Tales of disguise and deception, romance and revenge, all involving special items of clothing, are interlaced with Rachel Griffin's melange of texture and materials.
Publisher and industry reviews
UK Kirkus review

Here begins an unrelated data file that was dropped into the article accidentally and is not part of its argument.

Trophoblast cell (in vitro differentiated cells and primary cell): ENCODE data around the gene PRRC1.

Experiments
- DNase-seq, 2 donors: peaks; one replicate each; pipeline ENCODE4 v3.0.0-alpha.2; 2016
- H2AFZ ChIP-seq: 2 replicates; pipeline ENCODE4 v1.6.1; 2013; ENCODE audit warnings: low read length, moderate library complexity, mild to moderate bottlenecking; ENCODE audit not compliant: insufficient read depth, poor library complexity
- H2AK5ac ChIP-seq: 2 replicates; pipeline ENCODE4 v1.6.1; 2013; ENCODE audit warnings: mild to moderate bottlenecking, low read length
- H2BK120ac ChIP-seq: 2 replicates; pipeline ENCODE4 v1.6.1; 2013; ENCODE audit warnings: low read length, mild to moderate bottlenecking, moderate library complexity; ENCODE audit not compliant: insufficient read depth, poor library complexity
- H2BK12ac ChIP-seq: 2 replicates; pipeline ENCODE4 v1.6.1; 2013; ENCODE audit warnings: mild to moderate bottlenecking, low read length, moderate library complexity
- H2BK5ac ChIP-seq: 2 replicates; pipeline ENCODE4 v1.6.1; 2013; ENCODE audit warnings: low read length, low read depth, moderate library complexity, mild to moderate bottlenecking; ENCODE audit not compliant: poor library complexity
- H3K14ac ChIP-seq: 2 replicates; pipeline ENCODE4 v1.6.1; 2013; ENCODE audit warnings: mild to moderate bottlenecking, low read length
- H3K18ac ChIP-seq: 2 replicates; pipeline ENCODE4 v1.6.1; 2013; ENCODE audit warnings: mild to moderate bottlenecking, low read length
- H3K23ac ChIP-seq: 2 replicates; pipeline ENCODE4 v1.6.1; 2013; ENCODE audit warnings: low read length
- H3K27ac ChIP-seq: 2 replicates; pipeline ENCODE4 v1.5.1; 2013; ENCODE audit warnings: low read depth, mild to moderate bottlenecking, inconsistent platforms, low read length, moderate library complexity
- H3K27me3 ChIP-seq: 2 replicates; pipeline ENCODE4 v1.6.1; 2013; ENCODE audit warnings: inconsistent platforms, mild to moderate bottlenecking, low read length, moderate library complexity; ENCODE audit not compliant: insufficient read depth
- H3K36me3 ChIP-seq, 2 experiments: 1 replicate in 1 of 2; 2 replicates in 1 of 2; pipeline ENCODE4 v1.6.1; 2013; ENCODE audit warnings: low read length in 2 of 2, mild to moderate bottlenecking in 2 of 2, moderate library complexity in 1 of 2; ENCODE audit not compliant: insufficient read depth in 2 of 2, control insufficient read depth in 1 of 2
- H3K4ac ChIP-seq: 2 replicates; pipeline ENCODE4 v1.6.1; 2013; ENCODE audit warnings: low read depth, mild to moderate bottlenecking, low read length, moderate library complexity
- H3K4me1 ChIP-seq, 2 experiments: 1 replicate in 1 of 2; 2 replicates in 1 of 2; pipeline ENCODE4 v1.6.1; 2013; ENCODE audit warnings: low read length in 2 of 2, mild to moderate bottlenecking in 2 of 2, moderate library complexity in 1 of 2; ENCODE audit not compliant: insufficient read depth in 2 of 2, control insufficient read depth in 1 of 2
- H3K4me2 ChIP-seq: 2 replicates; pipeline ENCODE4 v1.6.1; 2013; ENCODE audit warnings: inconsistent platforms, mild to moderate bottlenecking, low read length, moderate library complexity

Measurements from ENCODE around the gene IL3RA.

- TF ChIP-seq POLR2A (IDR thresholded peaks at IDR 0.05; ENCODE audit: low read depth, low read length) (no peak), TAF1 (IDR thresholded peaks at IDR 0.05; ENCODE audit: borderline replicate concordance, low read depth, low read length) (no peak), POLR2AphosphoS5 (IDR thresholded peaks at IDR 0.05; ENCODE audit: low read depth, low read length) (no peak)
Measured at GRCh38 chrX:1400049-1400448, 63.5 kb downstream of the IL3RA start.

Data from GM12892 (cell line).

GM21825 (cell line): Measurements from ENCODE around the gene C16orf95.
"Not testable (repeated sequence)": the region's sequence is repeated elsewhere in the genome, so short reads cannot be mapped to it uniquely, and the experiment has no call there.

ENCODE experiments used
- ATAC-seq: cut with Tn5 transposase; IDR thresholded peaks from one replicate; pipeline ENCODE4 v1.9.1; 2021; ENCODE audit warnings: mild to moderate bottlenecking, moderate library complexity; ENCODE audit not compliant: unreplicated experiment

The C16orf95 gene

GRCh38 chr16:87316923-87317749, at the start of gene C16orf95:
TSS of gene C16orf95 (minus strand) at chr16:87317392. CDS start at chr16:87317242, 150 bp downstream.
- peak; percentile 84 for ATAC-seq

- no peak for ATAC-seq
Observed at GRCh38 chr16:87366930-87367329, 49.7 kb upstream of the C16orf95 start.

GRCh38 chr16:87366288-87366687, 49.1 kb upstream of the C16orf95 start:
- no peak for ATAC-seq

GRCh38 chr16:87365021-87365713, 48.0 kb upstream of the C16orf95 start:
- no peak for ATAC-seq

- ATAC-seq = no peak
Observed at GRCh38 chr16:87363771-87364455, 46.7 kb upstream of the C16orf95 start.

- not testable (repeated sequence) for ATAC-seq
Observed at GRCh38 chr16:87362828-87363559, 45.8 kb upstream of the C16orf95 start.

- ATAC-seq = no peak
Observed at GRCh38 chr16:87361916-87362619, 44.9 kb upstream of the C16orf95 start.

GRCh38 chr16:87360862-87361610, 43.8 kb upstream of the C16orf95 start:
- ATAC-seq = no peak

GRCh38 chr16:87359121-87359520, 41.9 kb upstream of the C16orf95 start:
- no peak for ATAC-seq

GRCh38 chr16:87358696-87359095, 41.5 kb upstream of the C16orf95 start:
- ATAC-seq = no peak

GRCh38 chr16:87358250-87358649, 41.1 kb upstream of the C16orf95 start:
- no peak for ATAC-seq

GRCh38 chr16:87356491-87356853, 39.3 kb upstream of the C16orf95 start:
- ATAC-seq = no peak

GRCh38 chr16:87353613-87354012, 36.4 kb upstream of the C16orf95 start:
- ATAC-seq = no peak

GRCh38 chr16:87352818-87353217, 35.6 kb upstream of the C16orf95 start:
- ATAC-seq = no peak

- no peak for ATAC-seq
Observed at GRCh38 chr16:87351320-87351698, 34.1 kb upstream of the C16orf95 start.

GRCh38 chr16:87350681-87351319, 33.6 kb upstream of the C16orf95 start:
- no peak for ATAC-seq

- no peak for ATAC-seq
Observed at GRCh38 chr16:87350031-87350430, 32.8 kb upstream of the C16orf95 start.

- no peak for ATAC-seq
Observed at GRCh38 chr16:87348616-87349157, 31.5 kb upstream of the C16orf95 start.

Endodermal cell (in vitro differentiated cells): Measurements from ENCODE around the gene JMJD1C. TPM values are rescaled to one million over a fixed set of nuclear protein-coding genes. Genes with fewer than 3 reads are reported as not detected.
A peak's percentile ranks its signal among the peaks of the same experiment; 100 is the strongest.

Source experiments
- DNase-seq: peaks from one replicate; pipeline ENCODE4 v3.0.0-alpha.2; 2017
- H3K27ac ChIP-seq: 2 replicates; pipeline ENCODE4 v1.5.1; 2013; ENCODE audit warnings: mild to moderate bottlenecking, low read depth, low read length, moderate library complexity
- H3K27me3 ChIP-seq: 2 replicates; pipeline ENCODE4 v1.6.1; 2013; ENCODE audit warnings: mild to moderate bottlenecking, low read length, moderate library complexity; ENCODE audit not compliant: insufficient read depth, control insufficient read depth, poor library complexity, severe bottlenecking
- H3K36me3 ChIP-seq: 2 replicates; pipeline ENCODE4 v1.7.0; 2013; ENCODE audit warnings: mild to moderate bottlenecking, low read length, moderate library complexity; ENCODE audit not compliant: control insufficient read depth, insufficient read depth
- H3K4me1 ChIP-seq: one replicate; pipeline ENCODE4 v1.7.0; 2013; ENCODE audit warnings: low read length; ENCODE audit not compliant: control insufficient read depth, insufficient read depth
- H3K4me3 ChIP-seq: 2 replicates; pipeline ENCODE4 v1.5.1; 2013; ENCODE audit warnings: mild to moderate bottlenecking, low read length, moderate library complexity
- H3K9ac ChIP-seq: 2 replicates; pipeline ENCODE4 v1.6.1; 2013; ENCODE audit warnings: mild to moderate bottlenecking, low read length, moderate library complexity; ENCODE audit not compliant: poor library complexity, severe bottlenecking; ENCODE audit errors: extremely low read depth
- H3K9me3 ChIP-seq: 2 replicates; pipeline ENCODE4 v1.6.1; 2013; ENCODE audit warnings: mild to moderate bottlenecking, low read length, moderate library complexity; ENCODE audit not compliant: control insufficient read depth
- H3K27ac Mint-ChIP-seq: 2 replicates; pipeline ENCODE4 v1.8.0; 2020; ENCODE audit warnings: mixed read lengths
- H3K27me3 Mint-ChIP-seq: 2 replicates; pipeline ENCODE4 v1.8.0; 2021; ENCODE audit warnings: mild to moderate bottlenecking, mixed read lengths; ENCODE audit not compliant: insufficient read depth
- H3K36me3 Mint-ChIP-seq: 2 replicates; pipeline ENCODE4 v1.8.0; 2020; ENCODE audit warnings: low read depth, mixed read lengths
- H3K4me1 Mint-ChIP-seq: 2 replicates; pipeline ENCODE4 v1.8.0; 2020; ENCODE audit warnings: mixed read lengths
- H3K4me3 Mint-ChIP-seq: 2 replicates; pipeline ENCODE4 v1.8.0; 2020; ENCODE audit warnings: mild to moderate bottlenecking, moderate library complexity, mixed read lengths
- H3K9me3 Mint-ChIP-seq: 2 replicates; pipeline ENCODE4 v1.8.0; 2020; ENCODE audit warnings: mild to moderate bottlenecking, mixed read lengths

Each story is a traditional tale that involves some kind of fabric or material motif. For example, the first story is Armenian and features a classic tale of a prince marrying a wise and beautiful shepherd girl. When disaster strikes their happy land, they are saved by a special carpet, woven with a secret message. In another story it is a cloak of feathers, batik cloth in another. Each tale is preceded by a very well set out story of the material itself, how silk is made and the history of it, for example. The stories are genuinely from far and wide, from the oral traditions of Hawaii, Indonesia and China among others. There is very little chance that they duplicate stories children have read before, but they all share the magical fairy tale element that children will be familiar with. Perhaps most magical of all are the illustrations. They are all photographs, each one made up of collages, weavings, embroidery - all painstakingly hand-fashioned. The style and materials of each creation is suited to the story and the culture that it's from - batik for Indonesia, silk for China. Children may well be inspired to try their own creations, if only by sewing old buttons on to scrap fabric; they'll enjoy designing and producing textile patterns. The tales themselves, the stories of fabric production and the fabulous pictures have been thoroughly researched, and the bibliography and references at the back may draw more interested readers on to further sources. (Kirkus UK)
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